The ECRI project’s documentary photo novels meet Roma people in four countries: France, Bulgaria, Romania and Germany. These stories in text and images explore several themes (the reasons for migration, stigmatisation, access to housing, inclusion, mentoring, living conditions, etc.) in order to better understand these people and to fight against stereotypes. The aim is to give them a voice while at the same time providing a subjective and creative view of them.
I remain black in my skin
Dimitar Assenov was born and lives in the Roma neighbourhood of Pazardjik, near Plovdiv, Bulgaria. The man known as Mitko knows almost everyone who has gone abroad to work and enable families to live in a country where the stigma against Roma is strong. He is the head of the Pazardjik Future association, a structure that takes care of the elderly, among others. We cross the neighbourhood with him to better understand the situation of the Roma in their country of origin.
From squat to home
Bojislav and Ana Mihaylov live with their two children, Antonio and Angelica, in a house in the suburbs of Bordeaux. They came to France to work from the Pazardjik region in Bulgaria and experienced the hardships of life in a squat. Bojislav now distributes newspapers, Ana works in agriculture and their two children go to school. They talk about their new life and their hopes for the future.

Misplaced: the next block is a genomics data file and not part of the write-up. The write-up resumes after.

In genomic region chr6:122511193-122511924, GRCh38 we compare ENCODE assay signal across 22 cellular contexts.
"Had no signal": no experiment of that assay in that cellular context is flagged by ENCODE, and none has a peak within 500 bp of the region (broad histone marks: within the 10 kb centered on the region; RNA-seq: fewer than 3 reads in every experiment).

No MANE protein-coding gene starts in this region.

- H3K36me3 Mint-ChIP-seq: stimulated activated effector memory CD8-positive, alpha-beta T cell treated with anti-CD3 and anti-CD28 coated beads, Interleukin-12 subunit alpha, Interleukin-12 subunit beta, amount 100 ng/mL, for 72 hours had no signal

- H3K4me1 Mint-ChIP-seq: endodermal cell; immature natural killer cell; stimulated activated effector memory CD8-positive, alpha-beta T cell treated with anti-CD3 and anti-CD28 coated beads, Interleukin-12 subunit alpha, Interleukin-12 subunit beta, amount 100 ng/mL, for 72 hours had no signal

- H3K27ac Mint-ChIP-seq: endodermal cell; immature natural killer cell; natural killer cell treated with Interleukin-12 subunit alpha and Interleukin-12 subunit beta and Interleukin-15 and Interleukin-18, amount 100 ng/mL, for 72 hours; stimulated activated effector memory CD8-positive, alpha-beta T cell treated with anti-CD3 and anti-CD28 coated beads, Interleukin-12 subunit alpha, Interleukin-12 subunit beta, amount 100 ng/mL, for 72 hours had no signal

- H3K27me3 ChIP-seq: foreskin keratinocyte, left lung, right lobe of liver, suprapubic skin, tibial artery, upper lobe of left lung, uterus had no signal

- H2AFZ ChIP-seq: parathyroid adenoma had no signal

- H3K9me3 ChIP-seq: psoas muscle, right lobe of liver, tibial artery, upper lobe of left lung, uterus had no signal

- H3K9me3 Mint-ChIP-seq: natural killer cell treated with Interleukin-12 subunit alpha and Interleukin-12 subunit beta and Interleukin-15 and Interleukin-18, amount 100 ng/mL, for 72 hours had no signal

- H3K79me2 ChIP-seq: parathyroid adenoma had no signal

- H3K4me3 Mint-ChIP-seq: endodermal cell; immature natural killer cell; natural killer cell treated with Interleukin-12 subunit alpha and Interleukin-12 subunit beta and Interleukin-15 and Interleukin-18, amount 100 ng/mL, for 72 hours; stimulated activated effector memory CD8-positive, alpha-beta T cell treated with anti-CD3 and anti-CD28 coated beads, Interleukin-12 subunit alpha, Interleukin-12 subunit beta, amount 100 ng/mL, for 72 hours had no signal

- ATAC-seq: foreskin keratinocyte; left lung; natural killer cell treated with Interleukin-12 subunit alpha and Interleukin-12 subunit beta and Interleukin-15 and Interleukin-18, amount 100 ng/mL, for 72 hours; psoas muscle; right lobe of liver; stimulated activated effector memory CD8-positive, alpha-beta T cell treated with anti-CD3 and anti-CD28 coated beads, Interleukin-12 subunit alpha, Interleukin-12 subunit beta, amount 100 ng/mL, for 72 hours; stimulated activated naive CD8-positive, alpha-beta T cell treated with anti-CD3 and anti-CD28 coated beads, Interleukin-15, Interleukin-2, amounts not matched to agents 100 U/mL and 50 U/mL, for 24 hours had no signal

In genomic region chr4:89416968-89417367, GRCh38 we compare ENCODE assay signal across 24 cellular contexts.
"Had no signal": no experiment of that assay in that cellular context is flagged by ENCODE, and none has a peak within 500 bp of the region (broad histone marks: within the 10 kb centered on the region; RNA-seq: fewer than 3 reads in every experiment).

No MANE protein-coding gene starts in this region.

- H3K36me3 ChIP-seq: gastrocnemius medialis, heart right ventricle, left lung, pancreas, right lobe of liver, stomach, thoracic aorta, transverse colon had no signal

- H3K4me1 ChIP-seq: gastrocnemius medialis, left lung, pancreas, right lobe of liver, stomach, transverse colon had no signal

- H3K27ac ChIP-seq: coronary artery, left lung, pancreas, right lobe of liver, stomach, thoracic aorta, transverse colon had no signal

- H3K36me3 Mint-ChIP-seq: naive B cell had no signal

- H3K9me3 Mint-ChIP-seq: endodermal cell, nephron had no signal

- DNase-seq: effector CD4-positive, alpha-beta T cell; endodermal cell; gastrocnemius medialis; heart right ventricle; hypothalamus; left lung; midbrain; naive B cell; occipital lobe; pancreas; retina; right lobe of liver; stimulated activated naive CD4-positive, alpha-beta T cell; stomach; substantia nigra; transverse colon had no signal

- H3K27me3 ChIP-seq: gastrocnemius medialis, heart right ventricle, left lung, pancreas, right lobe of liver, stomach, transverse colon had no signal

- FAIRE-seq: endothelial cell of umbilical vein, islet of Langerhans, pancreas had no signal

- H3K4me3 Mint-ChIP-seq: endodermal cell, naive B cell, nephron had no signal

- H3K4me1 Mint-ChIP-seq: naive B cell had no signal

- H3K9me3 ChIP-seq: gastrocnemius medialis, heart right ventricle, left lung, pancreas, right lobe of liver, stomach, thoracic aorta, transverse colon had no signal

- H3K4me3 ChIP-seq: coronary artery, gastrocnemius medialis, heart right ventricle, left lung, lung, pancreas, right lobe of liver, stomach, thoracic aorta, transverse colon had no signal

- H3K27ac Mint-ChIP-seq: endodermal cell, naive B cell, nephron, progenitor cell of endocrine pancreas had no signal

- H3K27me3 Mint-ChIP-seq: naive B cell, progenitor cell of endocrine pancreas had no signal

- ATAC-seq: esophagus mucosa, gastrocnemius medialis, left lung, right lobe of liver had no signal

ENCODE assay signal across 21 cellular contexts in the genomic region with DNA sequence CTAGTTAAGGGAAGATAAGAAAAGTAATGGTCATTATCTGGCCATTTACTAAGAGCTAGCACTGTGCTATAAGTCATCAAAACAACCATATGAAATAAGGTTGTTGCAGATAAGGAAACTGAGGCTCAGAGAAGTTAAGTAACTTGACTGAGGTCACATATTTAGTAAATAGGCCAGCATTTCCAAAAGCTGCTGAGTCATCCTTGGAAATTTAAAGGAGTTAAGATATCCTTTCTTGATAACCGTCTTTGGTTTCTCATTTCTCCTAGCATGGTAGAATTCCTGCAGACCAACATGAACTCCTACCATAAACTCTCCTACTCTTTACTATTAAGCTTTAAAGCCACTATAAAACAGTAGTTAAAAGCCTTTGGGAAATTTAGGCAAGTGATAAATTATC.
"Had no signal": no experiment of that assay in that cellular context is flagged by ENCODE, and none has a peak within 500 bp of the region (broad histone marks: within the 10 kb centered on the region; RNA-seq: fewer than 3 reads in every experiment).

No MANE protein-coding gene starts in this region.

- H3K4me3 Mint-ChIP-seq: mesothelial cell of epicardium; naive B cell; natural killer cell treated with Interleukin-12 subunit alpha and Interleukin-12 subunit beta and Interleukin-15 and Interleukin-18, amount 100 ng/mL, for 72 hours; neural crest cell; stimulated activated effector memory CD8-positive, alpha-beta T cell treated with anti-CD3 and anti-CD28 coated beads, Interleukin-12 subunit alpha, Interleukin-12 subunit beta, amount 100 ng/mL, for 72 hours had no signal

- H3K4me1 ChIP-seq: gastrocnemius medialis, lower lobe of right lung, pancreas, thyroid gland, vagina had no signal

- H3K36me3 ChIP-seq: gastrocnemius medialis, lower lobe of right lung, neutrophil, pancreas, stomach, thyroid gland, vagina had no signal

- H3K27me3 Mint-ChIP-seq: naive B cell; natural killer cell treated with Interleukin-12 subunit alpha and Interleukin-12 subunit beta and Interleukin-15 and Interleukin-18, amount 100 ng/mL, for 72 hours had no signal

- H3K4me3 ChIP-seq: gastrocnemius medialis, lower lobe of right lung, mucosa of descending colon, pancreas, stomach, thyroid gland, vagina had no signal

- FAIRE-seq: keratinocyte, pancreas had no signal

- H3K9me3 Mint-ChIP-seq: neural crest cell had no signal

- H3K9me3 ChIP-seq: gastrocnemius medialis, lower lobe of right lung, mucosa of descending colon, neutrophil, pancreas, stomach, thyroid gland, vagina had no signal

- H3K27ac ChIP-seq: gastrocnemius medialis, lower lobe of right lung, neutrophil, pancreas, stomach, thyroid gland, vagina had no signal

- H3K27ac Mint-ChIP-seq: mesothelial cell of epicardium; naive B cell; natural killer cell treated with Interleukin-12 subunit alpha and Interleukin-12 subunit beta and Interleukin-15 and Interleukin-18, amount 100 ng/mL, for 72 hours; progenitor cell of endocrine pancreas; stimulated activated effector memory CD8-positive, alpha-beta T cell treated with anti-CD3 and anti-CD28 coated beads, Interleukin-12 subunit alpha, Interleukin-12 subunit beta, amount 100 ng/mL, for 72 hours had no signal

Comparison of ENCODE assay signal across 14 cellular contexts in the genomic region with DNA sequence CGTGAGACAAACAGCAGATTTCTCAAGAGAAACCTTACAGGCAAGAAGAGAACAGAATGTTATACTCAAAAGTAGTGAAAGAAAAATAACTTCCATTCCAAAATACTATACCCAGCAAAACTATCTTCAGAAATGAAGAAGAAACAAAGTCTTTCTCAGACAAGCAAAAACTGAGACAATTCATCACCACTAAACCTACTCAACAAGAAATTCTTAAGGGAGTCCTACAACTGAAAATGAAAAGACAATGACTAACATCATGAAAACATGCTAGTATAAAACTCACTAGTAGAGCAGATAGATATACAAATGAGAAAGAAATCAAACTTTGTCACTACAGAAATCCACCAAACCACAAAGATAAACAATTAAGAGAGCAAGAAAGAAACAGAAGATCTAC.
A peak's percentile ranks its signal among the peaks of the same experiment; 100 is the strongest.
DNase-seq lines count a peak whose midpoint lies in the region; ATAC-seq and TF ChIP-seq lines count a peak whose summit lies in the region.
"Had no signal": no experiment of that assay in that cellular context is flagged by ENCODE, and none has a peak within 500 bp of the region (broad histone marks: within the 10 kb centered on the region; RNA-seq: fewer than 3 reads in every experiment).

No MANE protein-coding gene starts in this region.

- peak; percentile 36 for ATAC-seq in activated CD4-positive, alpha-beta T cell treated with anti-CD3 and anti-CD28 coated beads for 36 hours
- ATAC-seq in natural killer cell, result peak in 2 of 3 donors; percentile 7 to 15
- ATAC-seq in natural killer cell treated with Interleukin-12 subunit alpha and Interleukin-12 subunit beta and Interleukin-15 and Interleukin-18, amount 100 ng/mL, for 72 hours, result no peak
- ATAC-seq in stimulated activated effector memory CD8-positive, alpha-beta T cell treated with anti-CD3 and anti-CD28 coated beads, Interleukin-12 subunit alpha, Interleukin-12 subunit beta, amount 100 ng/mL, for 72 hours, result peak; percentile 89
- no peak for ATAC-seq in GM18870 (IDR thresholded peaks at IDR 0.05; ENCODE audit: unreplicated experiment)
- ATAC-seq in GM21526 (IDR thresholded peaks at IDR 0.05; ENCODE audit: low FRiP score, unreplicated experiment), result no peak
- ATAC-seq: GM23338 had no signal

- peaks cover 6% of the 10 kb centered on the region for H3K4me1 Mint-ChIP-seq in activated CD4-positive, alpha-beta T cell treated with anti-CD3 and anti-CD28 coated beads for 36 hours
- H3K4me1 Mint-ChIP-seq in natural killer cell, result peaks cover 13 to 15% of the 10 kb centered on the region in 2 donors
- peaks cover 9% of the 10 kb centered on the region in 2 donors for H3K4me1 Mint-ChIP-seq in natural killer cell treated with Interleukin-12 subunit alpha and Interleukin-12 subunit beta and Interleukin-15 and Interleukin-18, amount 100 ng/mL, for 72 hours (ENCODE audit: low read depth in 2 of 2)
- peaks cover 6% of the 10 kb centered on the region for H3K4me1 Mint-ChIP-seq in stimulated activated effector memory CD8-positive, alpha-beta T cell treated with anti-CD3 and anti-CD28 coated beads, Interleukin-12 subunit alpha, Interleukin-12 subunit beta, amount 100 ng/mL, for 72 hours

Strong and Independent
Roxanna, a German-born Sinti, runs the organisation Safe space from Dortmund, which promotes inclusion, intersectionality and empowerment of Sinti (or Sinté) and Roma. The Sinti share an Indian origin with the Roma but came to Western Europe in the Middle Ages. The Sinti were deported by the Nazi regime to concentration and extermination camps, just like the Roma. A majority of them did not survive. Part of Roxanna’s family was also a victim of genocide. This trauma is for her essential in understanding the contemporary period marked by multiple discriminations.
Become an example
In order to fight against the internalization of discrimination and the lack of self-esteem of Roma people, the Bucharest-based organisation Roma Education Found is developing various mentoring programmes. In the city of Slobozia, Florica Alecu, a Roma school principal, is a mentor to a group of girls who have entered a pedagogical high school in order to become teachers in public education. A mentor being a role model who works with the mentee to develop themselves, Florica, Adriana, Luiza, Julia and Alexandra meet to understand the issues at stake in Romania, a country where slavery and serfdom of Roma was officially abolished in 1856.